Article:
The Future Agricultures Consortium is inviting journalists and media specialists to enter a competition for writing on the politics and processes that influence agricultural investment in Africa.
The entry deadline is 8 February 2013 and the winners will be supported to attend FAC’s major conference on the Political economy of agricultural policy in Africa, which takes place in South Africa in March 2013.
FAC Policy Brief 55
by Blessings Chinsinga and Michael Chasukwa
There is often a mismatch between the apparent benevolent intents and the practical manifestations of the large scale land deals. The empirical realities of the large-scale land deals call for critical scrutiny and interrogation of the underlying interests of the stakeholders involved to assess the extent to which they genuinely prioritize win-win scenarios. As the experiences of the Green Belt Initiative (GBI) in Malawi demonstrated, the smallholder farmer is almost always the loser.
This raises doubt as to whether the international initiatives such the Food and Agriculture Organization’s (FAO) voluntary guidelines on responsible governance of tenure of land and other natural resources; the World Bank’s principles for responsible agricultural investment; and the Africa Union’s (AU) framework and guidelines on land policy shall make any significant difference on the actual outcomes of the large-scale land deals across the continent.
STEPS Centre Working Paper 49
by Joanes Atela
In the context of major scientific and policy concern with the causes and implications of climate change, various actors are now keen to demonstrate how agricultural carbon finance can help achieve multiple benefits or ‘triple wins’ for sub-Saharan African agriculture.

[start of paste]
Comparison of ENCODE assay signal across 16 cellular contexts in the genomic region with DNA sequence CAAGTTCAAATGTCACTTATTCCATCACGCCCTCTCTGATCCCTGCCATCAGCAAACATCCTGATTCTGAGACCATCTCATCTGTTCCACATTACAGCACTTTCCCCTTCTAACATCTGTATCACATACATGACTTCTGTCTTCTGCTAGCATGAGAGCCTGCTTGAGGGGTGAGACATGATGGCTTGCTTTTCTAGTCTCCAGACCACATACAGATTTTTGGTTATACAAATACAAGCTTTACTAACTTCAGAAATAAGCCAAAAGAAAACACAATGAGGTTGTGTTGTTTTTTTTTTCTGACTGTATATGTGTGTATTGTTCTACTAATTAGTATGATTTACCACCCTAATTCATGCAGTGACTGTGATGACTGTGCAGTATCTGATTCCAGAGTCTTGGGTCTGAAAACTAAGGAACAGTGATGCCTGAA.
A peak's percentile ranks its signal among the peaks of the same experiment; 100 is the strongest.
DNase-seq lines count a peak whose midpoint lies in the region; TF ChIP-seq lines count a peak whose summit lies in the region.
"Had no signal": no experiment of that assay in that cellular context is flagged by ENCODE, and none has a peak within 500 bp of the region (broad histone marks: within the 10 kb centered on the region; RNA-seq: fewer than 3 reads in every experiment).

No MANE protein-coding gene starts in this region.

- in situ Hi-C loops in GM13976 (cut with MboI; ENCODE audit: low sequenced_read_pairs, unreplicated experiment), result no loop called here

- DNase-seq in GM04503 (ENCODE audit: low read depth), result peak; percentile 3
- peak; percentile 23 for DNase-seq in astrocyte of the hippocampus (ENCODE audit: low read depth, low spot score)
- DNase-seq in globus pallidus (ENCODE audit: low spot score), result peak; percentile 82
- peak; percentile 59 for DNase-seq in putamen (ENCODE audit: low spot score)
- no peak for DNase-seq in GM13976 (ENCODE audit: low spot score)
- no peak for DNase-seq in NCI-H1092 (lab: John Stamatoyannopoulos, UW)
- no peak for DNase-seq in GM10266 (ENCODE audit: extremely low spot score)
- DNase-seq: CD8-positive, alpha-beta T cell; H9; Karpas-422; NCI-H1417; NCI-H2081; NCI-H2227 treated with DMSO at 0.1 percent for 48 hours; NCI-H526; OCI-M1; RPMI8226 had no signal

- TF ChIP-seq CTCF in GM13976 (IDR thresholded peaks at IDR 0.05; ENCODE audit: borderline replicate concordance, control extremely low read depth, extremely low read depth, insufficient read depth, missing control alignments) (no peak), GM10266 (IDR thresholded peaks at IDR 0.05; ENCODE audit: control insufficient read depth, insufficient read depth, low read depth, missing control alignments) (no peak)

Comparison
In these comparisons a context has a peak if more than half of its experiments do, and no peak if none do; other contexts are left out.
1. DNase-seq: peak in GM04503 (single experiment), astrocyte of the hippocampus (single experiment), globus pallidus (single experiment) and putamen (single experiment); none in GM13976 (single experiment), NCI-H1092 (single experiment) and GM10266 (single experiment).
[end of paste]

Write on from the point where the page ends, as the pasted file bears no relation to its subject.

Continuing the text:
The target areas for these demonstrations have complex sociopolitical histories including prior donor interventions seeking to address related problems of poverty and the environment. Agricultural carbon finance, with associated globally framed narratives and interests, arrives on the back of these interventions and intersects with existing socio-cultural contexts and local and national policy processes to reshuffle livelihoods and ecologies.
This paper explores this interplay empirically, drawing on evidence from the Kenya Agricultural Carbon Project (KACP). KACP is the first World Bank supported project on agricultural carbon finance in Africa and has worked with groups of smallholders in western Kenya since 2008. Fieldwork, interviews and document analysis show how a powerful donor-science network has established a dominant narrative around ‘triple wins’ which does not resonate well with local circumstances.
Farmers, concerned with food security through maize farming, focus on only one ‘win’- increases in maize production – with little awareness of or attention to climate resilience or carbon income. The Kenyan government, on the other hand, faces an implicit dilemma as to whether to mechanize agriculture as a quick fix for looming hunger or to embrace conservation agriculture for carbon finance.
As more powerful, resource and scientifically endowed global and project development institutions intersect rather messier, informal and complex local institutions, there is not a neat unfolding of a planned ‘agricultural carbon project’ – but a more complex situation from which various actors are nevertheless able to draw benefit, but from which certain farmers lose.
This paper therefore justifies the need to go beyond top-down donor and science-driven projectization of agricultural carbon finance. Approaches and associated capacity-building need to inform farmers more fully of links between sustainable farming practices and carbon; clarify their carbon rights, and attend to wider development issues such as water access and secure land tenure which bear heavily on carbon projects. This is vital if smallholder farmers are to become more empowered to expand their opportunities and wellbeing in the context of climate change and the uncertain promise of carbon money.